Maris has starred in TV series Star Trek: Enterprise (pictured), Mayans MC, and the 1986 NBC drama Nurses

Maris has starred in TV series Star Trek: Enterprise (pictured), Mayans MC, and the 1986 NBC drama Nurses

Maris has starred in TV series Star Trek: Enterprise (pictured), Mayans MC, and the 1986 NBC drama Nurses

‘You are modern gay men. How would you like to watch or play an outdated, offensively stereotypical gay part?’ Maris said in the letter, Variety reported.

In a statement to Variety, Netflix profusely apologized to Maris, and attested that the character was no longer part of the show.

‘We’re sorry that Ms. Maris had a negative experience,’ a Netflix spokesman said.

‘This character will not appear in the series,’ the network then declared. 

Harris, an executive producer on the series, was not involved in writing the episode or the casting of the contentious Carmen role – but it’s still unclear if the part was written out of the series because of Maris’ publicized objections to the actor and Star. 

What’s more, Netflix announced on October 25 five supporting cast members for Uncoupled – and the Carmen character was not among the roles. 

‘Sometimes people have to sit with the discomfort,’ Maris told Variety after the ordeal. ‘I would hope they would rethink this. I would hope they would recognize the harm that it does to everyone. Both to people who are Latino and people who are not.’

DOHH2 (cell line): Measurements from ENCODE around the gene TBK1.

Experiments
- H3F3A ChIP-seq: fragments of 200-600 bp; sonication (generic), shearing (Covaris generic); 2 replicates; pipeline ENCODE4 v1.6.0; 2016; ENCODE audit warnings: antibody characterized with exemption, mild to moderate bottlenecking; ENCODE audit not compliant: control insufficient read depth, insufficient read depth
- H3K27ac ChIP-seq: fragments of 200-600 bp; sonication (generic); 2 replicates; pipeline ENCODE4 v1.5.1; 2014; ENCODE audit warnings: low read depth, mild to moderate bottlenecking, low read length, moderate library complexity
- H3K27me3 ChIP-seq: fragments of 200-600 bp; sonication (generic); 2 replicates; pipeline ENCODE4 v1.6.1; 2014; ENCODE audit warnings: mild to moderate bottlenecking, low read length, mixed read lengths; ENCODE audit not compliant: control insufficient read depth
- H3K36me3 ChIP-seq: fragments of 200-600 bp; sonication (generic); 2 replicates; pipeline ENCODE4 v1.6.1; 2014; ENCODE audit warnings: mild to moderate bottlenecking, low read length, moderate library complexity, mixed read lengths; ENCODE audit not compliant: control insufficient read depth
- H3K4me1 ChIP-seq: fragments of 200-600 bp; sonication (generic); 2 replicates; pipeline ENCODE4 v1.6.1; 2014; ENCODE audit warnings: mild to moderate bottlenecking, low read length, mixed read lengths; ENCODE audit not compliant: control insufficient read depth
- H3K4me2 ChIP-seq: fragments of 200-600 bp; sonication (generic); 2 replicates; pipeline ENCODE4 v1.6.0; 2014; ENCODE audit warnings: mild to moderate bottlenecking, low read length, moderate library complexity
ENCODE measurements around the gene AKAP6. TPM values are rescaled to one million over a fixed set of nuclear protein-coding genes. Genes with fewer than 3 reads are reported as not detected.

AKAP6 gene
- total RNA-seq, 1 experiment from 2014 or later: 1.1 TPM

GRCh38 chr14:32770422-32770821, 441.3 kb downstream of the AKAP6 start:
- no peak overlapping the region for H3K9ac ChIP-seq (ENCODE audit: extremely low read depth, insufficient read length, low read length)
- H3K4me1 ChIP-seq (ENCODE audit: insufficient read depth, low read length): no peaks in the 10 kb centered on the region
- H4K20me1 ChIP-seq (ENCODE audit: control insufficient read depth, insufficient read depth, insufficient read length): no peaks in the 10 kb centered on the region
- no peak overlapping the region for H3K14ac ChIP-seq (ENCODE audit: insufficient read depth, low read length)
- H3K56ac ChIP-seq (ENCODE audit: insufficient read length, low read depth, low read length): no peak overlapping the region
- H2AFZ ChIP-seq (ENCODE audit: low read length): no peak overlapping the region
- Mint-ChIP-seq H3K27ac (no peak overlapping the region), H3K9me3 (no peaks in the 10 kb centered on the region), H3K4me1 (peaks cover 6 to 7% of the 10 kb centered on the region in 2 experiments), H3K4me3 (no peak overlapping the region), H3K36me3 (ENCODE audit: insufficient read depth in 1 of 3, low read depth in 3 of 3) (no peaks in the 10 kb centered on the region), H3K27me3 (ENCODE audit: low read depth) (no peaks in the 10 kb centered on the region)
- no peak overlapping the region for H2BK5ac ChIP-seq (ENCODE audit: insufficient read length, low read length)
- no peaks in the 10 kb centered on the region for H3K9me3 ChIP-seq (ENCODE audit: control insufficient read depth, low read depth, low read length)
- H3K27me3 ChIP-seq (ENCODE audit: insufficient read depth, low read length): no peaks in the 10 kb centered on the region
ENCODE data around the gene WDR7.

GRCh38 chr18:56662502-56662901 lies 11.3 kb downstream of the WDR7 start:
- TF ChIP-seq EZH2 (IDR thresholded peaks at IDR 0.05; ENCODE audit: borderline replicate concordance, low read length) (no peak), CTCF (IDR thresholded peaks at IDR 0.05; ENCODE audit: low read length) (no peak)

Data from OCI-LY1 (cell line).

‘I’m just fed up,’ she then proclaimed. ‘I just want [writers] to think the next time they write a character like that. I’m speaking out for the younger actors coming up so they face even less of that than my generation has.

‘Young people are impressionable,’ the actress added. ‘These media images shape our ideas of ourselves. That’s why it’s really important that the portrayals be more realistic, not hurtful. We need to see ourselves more like we really are.’ 

In a statement to Variety, Netflix profusely apologized to Maris, and attested that the character was no longer part of the show

In a statement to Variety, Netflix profusely apologized to Maris, and attested that the character was no longer part of the show

In a statement to Variety, Netflix profusely apologized to Maris, and attested that the character was no longer part of the show